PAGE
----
"....more like a full body dry heave set to music...." - Oh yeah, the famous Elaine dance. Characterized by it's "little kicks" and "thumbs". May be best to NOT do this one in public.

Nobody gets down like the Fresh Prince. Carlton and Will show us the importance team work.

Who could forget this internet juggernaut, definitely wins the award for best dance using props.

The great thing about dancing is that you do not have to great at it to have fun, thank goodness....So, no matter if you are a professional, or if you have to depend on "little kicks" to get yourself on the dance floor, add a little rhythm to your day and enjoy yourself on this Throwdown Thursday.

Mythbusters - Double Dip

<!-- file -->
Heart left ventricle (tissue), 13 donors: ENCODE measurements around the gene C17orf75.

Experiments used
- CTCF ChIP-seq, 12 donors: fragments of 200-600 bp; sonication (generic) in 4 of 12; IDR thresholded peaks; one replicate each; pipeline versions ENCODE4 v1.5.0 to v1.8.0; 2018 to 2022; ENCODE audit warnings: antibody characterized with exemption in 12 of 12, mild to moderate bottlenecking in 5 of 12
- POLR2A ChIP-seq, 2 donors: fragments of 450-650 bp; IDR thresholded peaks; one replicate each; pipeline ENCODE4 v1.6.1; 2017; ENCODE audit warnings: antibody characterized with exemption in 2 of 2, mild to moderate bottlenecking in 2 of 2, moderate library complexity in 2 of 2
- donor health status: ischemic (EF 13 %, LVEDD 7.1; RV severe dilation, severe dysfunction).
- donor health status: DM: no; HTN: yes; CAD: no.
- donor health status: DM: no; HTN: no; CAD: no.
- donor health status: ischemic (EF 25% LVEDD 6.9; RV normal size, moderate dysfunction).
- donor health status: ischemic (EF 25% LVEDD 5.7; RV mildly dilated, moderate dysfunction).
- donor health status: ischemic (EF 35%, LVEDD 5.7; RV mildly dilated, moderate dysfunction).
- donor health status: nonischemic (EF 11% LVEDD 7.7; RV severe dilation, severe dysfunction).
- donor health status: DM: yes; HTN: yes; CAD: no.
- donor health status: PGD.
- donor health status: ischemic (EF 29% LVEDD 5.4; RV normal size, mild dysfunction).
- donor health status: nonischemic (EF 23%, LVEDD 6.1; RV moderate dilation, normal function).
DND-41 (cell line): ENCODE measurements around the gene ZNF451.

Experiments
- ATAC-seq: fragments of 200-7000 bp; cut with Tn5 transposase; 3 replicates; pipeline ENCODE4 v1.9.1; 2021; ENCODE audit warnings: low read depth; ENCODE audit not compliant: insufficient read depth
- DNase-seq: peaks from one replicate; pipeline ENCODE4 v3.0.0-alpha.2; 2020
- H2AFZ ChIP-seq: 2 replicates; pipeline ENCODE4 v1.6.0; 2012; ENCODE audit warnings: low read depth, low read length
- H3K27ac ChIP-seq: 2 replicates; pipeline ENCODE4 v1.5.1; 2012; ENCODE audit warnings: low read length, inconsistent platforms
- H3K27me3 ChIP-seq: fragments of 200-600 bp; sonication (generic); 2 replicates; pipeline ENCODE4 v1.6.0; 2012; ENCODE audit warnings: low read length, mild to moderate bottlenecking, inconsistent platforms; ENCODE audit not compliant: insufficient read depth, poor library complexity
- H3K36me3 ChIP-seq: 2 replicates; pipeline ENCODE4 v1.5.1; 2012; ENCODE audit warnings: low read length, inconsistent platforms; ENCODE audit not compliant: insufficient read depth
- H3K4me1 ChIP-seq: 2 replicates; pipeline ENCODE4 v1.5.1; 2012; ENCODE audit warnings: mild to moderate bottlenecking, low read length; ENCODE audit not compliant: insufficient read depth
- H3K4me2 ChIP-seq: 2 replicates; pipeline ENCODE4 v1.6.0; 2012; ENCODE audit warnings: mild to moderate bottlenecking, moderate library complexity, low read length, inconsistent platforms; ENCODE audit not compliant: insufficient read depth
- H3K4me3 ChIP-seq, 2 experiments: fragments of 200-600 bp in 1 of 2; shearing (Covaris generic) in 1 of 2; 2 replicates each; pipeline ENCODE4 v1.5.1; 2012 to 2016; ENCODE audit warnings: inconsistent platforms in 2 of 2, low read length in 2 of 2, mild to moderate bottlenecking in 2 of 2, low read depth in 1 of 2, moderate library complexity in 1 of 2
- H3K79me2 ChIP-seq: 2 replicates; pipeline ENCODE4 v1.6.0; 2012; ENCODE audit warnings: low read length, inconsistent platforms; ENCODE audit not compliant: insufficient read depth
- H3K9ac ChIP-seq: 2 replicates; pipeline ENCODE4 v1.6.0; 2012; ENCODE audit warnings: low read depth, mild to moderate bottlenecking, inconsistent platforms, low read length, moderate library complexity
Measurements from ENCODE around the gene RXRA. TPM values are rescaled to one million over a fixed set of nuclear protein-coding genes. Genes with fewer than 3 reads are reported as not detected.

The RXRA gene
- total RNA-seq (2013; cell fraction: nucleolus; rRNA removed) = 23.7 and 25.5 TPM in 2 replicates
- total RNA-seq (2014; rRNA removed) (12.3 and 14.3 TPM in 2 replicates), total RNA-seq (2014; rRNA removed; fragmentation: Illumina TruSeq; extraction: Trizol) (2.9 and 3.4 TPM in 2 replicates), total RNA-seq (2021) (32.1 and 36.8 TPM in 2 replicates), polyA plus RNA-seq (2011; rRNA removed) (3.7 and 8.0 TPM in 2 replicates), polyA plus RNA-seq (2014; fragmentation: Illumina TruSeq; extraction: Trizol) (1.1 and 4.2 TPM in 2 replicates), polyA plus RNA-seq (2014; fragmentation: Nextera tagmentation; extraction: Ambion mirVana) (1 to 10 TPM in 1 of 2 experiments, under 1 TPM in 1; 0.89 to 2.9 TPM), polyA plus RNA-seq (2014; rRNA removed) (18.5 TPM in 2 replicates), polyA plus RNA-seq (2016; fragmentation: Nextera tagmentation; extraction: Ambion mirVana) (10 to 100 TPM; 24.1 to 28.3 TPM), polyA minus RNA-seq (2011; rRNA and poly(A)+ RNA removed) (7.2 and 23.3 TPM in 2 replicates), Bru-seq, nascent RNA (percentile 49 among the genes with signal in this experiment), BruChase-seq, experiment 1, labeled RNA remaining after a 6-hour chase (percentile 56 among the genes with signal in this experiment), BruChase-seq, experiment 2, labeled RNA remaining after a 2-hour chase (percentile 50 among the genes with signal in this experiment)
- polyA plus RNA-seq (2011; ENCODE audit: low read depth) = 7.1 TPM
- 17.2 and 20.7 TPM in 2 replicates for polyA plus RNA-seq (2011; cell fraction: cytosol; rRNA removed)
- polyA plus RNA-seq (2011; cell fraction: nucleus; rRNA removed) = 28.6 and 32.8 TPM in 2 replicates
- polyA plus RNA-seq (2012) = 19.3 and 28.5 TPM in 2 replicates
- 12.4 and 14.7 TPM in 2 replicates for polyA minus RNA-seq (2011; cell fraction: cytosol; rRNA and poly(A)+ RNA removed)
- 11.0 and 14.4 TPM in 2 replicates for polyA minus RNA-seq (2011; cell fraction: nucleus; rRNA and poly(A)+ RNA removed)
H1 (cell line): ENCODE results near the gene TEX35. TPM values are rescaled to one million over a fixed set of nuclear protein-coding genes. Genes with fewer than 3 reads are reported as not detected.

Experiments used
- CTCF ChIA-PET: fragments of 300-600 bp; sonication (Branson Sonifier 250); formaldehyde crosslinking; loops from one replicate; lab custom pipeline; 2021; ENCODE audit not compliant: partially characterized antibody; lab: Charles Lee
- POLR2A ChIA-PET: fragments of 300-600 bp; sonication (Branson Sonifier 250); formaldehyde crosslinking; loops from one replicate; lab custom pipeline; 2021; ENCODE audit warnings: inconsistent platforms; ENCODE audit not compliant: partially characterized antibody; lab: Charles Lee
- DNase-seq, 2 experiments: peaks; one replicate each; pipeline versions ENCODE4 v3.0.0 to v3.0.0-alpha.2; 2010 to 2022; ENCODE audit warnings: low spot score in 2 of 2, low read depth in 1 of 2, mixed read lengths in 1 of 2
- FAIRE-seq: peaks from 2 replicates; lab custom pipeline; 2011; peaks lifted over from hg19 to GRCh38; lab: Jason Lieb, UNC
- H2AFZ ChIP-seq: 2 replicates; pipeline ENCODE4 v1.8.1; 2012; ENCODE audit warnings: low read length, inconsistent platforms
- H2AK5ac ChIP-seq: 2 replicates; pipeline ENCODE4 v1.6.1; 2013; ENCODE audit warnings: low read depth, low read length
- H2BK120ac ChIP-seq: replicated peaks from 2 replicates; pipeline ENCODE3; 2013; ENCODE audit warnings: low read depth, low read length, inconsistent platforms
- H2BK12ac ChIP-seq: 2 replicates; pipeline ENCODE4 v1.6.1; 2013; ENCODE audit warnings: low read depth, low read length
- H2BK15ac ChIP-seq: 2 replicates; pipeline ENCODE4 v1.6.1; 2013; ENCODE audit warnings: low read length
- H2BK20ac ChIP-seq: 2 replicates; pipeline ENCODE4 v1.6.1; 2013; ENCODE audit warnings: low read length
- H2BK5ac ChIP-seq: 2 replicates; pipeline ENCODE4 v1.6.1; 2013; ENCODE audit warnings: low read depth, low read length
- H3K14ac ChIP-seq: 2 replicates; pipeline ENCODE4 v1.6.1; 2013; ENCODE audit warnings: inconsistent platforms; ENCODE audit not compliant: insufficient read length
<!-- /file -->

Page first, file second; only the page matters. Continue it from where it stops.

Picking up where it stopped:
Earlier this week we put a nice bow on our diversity of life unit. We concluded by watching our favorite science show, Mythbusters. Seeing that we just finished our lesson over bacteria, we decided to watch an episode that dealt with a classic germiphobe myth.....the double dip.

In episode of Mythbusters, Adam and Jamie take on this myth (among others) by using very similar materials that we have used in our previous lessons. The task was to take agar petri dishes and swab them with samples from the two dips, cream based (sour cream) and liquid based (salsa). After the samples were collected, they then took samples after double dipping and a sample from spitting dip back into the bowl.

So is double dipping really as bad as putting your whole mouth in the bowl? After a long process Adam and Jamie came to the conclusion that there are far more germs already living in the dips themselves and that double dipping did not produce enough bacteria to make enough of a difference.